Growing up, we drank a lot of tea. Not just any tea. The only brand my mother served was Swee-Touch-Nee.
Made from a blend of black tea leaves, Swee-Touch-Nee was, for Yiddish-speaking immigrants in the United States, reminiscent of the strong tea they enjoyed in the tea-drinking culture that they left behind. For their children and grandchildren, born, like my parents and me, in the U.S., it was a connection to the past. But nostalgia aside, Swee-Touch-Nee was simply delicious.
What we may not have realized when sipping cup after cup was how much of the Jewish immigrant’s story was buried in every tea bag.
Swee-Touch-Nee’s founder, Samuel Zechnowitz, arrived in New York in 1891 from Minsk, then part of the Tsar’s Russian Empire. The 26-year-old brought tea blends with him on the boat over. His great-grandniece Susan Watt believes there was a family tea business in Minsk.
“He set up shop in Lower Manhattan,” Watt told The Nosher. “By 1895, he founded the Consolidated Tea Company. Swee-Touch-Nee was one of his brands.”
Eventually, Zechonowitz closed his coffee and cocoa powder brands, and only Swee-Touch-Nee remained.
The tea’s name was clever: easy for an English speaker to pronounce, and easy for a Russian speaker to understand. Swee-Touch-Nee is the transliteration of the Russian word “tsvetochnyy,” which means “flowery.” For the first two decades of the brand’s life, its red-and-gold tin had the brand name in large Russian Cyrillic letters, with an English transliteration underneath in smaller typeface. Nestled under that was a drawing of a man holding a box of tea, who Susan Watt explained was Christopher Columbus.
Following the 1917 Russian Revolution, the names changed places, giving prominence to the English name. Eventually, the Cyrillic name was removed altogether. When Michelle Watt, a great-great-grandniece of the founder, interviewed her grandfather Elliot Labiner (the last president of the company), about these changes, he told her that the company decided to distance the brand from its Russian origins due to negative public sentiment in the U.S. surrounding the Russian Revolution and the Bolsheviks. A tag line, “The Aristocrat of Teas,” was added once the Russian lettering was removed from the tin.
Other changes followed. The image of the tea-holding man disappeared and Swee-Touch-Nee’s original tin container with a rounded top, shaped to look like a steamer trunk, a possession familiar to immigrants, was replaced with a cardboard one in the 1950s. Still, the image of the trunk remained.
So did the tea’s deep flavor. In Harold Robbins’ 1961 bestselling novel “The Carpetbaggers,” there’s a scene in which two characters share a cup of tea. One of them, an elderly Jewish woman, says to the other:
“Good isn’t it? That’s real tea. Swee-Touch-Nee. Like in the old country. Not like the chazerai [garbage] they try to sell you here.”
Thanks to its familiar flavor, iconography and the brand’s regular advertising in Yiddish-language media like the Jewish Daily Forward, Eastern European Jewish immigrants became devoted drinkers of the tea.
“Swee-Touch-Nee became the Jewish brand of tea,” said Menachem Lubinsky, the CEO of Lubicom, a marketing firm specializing in the Jewish and kosher market. “I think it was one of the few brands that advertised in Yiddish in those days. Whoever spoke to the Yiddish-speaking consumer found that they [the consumer] returned the favor by being loyal to the product.”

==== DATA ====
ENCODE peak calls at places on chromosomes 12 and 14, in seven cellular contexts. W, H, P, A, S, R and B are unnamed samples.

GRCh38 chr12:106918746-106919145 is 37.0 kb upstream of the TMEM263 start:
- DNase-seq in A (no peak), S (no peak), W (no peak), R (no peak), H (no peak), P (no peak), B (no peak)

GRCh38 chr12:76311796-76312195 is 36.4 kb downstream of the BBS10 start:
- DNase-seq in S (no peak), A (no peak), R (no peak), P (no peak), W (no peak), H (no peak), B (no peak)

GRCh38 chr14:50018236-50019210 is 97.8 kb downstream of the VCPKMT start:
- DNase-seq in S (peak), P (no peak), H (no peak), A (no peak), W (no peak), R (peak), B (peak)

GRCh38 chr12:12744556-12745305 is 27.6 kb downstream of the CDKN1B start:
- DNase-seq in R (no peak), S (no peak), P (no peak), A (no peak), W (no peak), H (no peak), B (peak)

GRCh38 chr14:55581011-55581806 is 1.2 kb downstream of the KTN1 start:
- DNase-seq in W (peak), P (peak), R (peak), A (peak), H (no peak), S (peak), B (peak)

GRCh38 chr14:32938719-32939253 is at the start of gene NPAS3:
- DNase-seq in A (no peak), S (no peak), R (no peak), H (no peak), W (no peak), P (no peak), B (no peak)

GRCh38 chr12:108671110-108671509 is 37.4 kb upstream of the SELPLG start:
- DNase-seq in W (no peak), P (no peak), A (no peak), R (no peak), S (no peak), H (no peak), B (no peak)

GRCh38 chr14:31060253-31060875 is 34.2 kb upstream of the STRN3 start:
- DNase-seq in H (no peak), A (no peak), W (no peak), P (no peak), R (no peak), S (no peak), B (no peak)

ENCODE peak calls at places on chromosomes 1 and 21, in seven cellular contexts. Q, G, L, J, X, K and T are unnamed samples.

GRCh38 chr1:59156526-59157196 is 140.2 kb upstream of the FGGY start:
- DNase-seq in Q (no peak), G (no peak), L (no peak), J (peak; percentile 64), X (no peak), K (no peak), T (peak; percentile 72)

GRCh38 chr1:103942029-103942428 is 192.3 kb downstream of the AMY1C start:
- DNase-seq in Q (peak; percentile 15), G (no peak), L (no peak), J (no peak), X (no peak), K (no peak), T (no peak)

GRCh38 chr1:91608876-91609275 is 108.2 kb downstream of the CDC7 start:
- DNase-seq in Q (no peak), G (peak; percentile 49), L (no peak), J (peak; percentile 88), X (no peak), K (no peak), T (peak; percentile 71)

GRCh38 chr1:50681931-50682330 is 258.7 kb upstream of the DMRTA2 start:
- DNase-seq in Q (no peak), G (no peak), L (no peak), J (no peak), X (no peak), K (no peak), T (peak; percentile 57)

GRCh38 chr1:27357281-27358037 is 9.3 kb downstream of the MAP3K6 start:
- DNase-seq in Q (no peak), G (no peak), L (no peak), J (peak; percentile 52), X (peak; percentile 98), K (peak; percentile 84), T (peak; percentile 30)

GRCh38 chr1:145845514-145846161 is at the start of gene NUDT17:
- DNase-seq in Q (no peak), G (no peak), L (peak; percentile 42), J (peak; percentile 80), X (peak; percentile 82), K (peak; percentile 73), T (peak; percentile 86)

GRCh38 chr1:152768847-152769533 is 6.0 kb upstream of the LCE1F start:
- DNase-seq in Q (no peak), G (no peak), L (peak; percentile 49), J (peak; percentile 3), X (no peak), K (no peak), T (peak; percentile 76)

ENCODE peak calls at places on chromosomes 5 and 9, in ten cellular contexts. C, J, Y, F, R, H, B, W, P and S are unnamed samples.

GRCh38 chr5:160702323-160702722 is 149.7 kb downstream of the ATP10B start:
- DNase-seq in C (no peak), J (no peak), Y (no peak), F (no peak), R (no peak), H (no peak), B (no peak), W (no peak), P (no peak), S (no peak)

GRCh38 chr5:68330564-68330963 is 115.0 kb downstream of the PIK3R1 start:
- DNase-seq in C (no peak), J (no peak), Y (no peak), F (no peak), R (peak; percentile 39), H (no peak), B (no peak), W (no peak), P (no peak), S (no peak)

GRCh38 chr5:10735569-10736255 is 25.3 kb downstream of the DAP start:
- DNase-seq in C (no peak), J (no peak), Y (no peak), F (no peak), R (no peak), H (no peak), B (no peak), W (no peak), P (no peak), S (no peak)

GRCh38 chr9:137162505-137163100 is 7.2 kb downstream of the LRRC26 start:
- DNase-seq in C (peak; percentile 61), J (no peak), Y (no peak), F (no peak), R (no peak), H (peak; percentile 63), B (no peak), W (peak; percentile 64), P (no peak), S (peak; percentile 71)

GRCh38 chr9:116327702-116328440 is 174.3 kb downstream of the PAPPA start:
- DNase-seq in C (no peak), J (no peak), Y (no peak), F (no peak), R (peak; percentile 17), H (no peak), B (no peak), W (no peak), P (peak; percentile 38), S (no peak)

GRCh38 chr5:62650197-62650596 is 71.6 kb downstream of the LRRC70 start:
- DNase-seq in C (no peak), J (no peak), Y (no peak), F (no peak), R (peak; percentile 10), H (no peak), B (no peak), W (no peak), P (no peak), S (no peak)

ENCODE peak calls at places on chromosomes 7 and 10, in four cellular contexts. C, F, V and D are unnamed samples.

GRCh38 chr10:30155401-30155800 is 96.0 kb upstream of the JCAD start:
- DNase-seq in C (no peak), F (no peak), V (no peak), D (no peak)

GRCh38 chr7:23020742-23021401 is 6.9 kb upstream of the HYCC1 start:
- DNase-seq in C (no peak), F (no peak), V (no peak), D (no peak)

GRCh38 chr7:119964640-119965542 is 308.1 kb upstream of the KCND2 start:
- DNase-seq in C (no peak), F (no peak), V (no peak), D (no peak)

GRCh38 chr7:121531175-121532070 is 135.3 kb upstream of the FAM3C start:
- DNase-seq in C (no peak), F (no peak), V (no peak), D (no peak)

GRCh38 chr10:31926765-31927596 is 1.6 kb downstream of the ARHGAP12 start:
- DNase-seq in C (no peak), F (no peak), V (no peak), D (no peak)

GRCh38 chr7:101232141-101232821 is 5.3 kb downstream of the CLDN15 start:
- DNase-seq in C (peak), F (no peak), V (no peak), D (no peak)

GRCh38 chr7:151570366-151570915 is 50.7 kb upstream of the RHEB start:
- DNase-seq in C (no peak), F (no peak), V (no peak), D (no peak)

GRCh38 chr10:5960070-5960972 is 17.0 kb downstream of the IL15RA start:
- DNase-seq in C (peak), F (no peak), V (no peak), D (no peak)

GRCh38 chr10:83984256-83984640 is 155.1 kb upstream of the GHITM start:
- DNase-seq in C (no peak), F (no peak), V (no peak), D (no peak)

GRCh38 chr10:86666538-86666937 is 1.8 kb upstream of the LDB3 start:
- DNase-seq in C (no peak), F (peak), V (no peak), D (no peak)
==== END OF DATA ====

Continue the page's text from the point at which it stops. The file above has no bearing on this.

It was also, said Lubinsky, one of the first brands to get kosher certification for Passover, a practice which continues today. By the middle of the 20th century, wrote Jenna Weissman Joselit, a scholar specializing in the history and culture of American Jewry, Swee-Touch-Nee had become an American Jewish staple. As the Jewish community spread outward from Manhattan’s Lower East Side, so did the reach and the advertising of the product. Ads appeared in Jewish newspapers in Boston, Chicago, Miami and Philadelphia.
Over the years, the brand branched out — to decaffeinated, green and flavored teas, and powdered iced tea. The latter two were short-lived experiments. While the tin boxes have been relegated to online sales on Etsy, the cardboard box that replaced it still has its signature red-and-gold color and stylized reference to a steamer trunk.
In 2015, Elliot Labiner, the fourth and last president of the Zechnowitz family-owned business, sold the company to Eastern Tea, a tea business owned by another family, ending the 120-year trajectory.
“Starting in 1993, we did the packaging for Swee-Touch-Nee,” Ira Barbakoff, the president of Eastern Tea, told The Nosher. “So buying the brand was a natural transition.”
But sales of the product have declined. “The Eastern European immigrants are no longer with us,” Barbakoff said. “The dynamics of the business have changed. When you look at the shelves, there are lots of other products out there. The immigrants’ kids are getting on in age as well. The grandkids don’t have the same relation to the brand. Now, it’s a holiday kind of thing.”
I remember the first time I went looking for Swee-Touch-Nee in my neighborhood store and couldn’t find it. I bought a box of Lipton tea instead, but I felt guilty, as if I were turning my back on my past. Now I know that Swee-Touch-Nee can be purchased online from Bromley Tea, a label owned by Eastern Tea, or Amazon.
A few months before her grandfather, Elliot Labiner, died, Michelle Watt asked if she could interview him.
“What for?” he answered. “Who would be interested in what I have to say?”
“Oh, more people than you know,” she said.